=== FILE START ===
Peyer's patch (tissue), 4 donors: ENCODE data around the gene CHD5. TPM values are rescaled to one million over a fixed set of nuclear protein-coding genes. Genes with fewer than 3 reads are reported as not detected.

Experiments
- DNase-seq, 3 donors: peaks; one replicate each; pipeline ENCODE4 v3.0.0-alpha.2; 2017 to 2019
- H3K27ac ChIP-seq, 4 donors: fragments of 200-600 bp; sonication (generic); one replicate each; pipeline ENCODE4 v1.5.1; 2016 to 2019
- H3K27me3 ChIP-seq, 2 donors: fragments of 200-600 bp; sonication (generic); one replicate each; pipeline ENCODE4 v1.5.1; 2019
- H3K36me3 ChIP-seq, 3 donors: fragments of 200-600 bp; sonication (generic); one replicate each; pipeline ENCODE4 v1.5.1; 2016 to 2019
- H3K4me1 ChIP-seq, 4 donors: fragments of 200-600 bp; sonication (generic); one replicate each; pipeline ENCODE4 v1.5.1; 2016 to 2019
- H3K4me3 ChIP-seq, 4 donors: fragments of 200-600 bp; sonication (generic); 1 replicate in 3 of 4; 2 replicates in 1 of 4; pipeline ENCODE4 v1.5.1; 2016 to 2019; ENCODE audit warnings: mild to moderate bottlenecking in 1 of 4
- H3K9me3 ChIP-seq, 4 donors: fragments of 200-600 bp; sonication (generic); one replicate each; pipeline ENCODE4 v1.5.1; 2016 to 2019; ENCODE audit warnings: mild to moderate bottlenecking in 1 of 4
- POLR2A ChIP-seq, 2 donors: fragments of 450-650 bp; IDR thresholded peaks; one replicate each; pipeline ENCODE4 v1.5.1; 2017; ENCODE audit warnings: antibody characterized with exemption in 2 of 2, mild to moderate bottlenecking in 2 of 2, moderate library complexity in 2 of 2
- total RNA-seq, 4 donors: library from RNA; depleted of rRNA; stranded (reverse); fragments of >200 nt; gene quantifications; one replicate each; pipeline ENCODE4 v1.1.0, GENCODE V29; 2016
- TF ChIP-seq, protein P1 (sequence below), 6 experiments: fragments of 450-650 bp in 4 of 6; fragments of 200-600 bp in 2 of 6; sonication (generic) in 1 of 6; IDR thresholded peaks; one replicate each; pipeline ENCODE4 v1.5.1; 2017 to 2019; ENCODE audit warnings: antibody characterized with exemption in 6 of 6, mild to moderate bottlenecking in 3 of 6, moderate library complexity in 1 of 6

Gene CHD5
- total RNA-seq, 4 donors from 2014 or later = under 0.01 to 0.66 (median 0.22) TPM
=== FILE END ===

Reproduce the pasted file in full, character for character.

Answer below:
Peyer's patch (tissue), 4 donors: ENCODE data around the gene CHD5. TPM values are rescaled to one million over a fixed set of nuclear protein-coding genes. Genes with fewer than 3 reads are reported as not detected.

Experiments
- DNase-seq, 3 donors: peaks; one replicate each; pipeline ENCODE4 v3.0.0-alpha.2; 2017 to 2019
- H3K27ac ChIP-seq, 4 donors: fragments of 200-600 bp; sonication (generic); one replicate each; pipeline ENCODE4 v1.5.1; 2016 to 2019
- H3K27me3 ChIP-seq, 2 donors: fragments of 200-600 bp; sonication (generic); one replicate each; pipeline ENCODE4 v1.5.1; 2019
- H3K36me3 ChIP-seq, 3 donors: fragments of 200-600 bp; sonication (generic); one replicate each; pipeline ENCODE4 v1.5.1; 2016 to 2019
- H3K4me1 ChIP-seq, 4 donors: fragments of 200-600 bp; sonication (generic); one replicate each; pipeline ENCODE4 v1.5.1; 2016 to 2019
- H3K4me3 ChIP-seq, 4 donors: fragments of 200-600 bp; sonication (generic); 1 replicate in 3 of 4; 2 replicates in 1 of 4; pipeline ENCODE4 v1.5.1; 2016 to 2019; ENCODE audit warnings: mild to moderate bottlenecking in 1 of 4
- H3K9me3 ChIP-seq, 4 donors: fragments of 200-600 bp; sonication (generic); one replicate each; pipeline ENCODE4 v1.5.1; 2016 to 2019; ENCODE audit warnings: mild to moderate bottlenecking in 1 of 4
- POLR2A ChIP-seq, 2 donors: fragments of 450-650 bp; IDR thresholded peaks; one replicate each; pipeline ENCODE4 v1.5.1; 2017; ENCODE audit warnings: antibody characterized with exemption in 2 of 2, mild to moderate bottlenecking in 2 of 2, moderate library complexity in 2 of 2
- total RNA-seq, 4 donors: library from RNA; depleted of rRNA; stranded (reverse); fragments of >200 nt; gene quantifications; one replicate each; pipeline ENCODE4 v1.1.0, GENCODE V29; 2016
- TF ChIP-seq, protein P1 (sequence below), 6 experiments: fragments of 450-650 bp in 4 of 6; fragments of 200-600 bp in 2 of 6; sonication (generic) in 1 of 6; IDR thresholded peaks; one replicate each; pipeline ENCODE4 v1.5.1; 2017 to 2019; ENCODE audit warnings: antibody characterized with exemption in 6 of 6, mild to moderate bottlenecking in 3 of 6, moderate library complexity in 1 of 6

Gene CHD5
- total RNA-seq, 4 donors from 2014 or later = under 0.01 to 0.66 (median 0.22) TPM